Many private patients don’t realise that by asking me to bulk-bill them, they are asking me to work for about half my normal rate. After a percentage goes on the practice overheads, tax, etc. bulk-billing an appointment leaves me with about $15 in my pocket. I doubt they would ask any other professional to reduce their hourly rate, just for them, because they just had to pay their naturopath $300 and now they’re a bit short of cash, or say to their hairdresser ‘I know you charge $65 for this usually. But how about today you just accept $37 for the same job? Just don’t pay your mortgage or feed your family this month.’

I had one pensioner patient who insisted she pay the full private fee instead of me bulk billing her and claiming the incentive. ‘My health is worth just as much as anyone else’s. Why should you get paid less, just because I’m old and on a pension?’ She asked.

Why, indeed? Needless to say, she’s been a favourite of mine ever since.

Those Who Can- Teach

Some of the best teachers I’ve had got good results from me by seeming to expect them.

If I gave a subpar performance, they seemed confused. I worked harder if only to avoid that look on their face. I felt like they’d mistaken me for a high achiever, but I was determined they should not now be disillusioned.

The first teacher I remember using this technique- quite by accident I’m sure- was my year 9 history teacher. I had been skulking along through the early years of high school trying not to do too well or seem too smart; not doing my classwork or homework; reading novels under the desk. I made the mistake of participating in the first history lesson of the year, probably to be polite to the new teacher. She jumped on me as a ‘talent’ and so, not wanting to disappoint, I had to actually do history that year.

Later as a medical student, I remember presenting a case in the corridor to my tutorial group and our tutor, let’s call her Dr. Winner. I was about to run off and go to a job interview. I thought I was doing a reasonable presentation, but Dr. Winner kept shaking her head.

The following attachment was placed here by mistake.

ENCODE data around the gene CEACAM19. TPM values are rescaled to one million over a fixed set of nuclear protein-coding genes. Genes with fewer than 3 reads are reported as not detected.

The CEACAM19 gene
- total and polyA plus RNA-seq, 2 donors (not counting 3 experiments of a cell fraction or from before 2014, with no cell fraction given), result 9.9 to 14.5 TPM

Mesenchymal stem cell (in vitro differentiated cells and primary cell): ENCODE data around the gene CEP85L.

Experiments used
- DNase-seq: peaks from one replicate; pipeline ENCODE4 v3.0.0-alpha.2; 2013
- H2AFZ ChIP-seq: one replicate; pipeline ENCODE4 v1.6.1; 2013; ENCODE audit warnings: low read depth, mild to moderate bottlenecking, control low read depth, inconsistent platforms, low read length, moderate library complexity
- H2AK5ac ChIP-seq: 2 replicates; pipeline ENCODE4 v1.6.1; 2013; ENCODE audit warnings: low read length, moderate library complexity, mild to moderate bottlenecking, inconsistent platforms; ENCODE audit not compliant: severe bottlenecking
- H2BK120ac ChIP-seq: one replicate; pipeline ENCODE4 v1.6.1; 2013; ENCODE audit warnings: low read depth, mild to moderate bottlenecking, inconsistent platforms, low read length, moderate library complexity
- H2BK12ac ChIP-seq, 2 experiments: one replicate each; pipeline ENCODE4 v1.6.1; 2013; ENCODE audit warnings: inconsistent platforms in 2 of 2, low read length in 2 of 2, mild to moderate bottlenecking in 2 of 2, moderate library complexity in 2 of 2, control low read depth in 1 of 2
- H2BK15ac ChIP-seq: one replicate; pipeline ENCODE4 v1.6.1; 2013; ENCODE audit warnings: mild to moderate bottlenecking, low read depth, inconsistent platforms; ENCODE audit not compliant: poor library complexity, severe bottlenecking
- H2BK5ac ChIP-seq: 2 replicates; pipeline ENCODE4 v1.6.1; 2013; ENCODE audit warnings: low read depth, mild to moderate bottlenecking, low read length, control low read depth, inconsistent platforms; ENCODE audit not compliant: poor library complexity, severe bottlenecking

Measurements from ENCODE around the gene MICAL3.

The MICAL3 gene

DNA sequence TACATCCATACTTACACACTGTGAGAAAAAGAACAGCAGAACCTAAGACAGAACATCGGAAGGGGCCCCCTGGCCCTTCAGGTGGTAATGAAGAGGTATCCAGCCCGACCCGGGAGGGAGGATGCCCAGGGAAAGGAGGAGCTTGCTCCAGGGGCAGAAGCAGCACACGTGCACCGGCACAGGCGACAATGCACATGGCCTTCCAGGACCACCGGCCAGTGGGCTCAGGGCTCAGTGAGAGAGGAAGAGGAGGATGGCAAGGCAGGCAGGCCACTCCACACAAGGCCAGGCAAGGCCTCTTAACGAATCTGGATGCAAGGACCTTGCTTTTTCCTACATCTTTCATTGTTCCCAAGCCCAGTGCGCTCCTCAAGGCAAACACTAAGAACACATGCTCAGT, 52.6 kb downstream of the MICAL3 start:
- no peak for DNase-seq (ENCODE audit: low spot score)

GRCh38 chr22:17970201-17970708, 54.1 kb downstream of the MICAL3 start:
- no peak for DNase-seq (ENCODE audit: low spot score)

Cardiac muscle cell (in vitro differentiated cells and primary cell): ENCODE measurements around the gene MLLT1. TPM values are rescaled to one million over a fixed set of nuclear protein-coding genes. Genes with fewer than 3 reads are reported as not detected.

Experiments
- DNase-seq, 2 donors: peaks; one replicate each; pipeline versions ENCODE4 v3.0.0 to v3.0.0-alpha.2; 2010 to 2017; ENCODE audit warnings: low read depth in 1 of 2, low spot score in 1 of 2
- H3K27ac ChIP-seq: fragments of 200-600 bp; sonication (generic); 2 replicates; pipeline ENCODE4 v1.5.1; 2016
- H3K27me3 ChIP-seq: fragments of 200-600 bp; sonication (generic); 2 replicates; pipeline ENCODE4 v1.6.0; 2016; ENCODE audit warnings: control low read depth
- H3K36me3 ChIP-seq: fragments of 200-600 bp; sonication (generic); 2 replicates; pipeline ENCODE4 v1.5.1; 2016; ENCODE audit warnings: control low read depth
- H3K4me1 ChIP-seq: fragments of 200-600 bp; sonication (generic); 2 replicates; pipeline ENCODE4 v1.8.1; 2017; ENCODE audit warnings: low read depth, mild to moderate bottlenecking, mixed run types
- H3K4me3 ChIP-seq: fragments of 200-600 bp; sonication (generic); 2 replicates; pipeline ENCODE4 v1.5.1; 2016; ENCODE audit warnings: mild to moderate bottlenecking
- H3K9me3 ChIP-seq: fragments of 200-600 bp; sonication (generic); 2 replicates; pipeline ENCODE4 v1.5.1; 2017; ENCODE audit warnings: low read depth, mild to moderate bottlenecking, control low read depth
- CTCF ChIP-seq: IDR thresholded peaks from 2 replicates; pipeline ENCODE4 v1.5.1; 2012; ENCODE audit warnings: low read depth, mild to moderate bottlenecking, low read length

‘Come on De Loony, you can do better than this’, she said. Still I floundered. ‘You must be nervous about your interview,’ she offered, and I gladly dropped my eyes to the floor, nodding solemnly.

Under her hopeful gaze I swotted Talley and O’Connor, practiced my examination techniques at home and especially applied myself in neurology- a favourite of mine anyway, but it happened to be Dr. Winner’s speciality.

Another tutor would race up the hospital stairs ahead of us, despite her Cam-booted broken foot. Come to think of it, I think she had broken her foot running on those stairs. She taught us how to get our case presentations to be ‘really slick’. Her enthusiasm was admirable. She had enough energy for our entire group. We were swept along by her backdraft.

Dr. Staghorn taught us ‘the backhand technique’ for examining a prostate, which I still use today. When I must.

Now I’m trying to think of the less memorable teachers, or those who were memorable for their negative effects.

Dr. Claude taught using the always popular Socratic method, which I hated. Still hate, if it’s not done well. Firing questions at impressionable students who don’t yet have the knowledge to answer them is humiliating at best. On the other hand, he let us observe while he inserted a chest drain. That was pretty cool.

And I’ll never forget the tutor who had me perform a testicular exam with no gloves. ‘You don’t need gloves’, said he. I often fly back in time to supply this quick rejoinder to my former, mouselike self: ‘Oh yes I do…’

I’ve learnt a bit about teaching from my years of being a student. I think a good teacher has enthusiasm for their subject, confidence enough to remain patient and kind even in the face of belligerent pupils, and knows enough about their material to be able to explain it well to those who know nothing. As another excellent teacher told me: ‘losing your audience is not a mark of intelligence’. (Who else out there remembers a certain expat American who made neuroscience come alive?)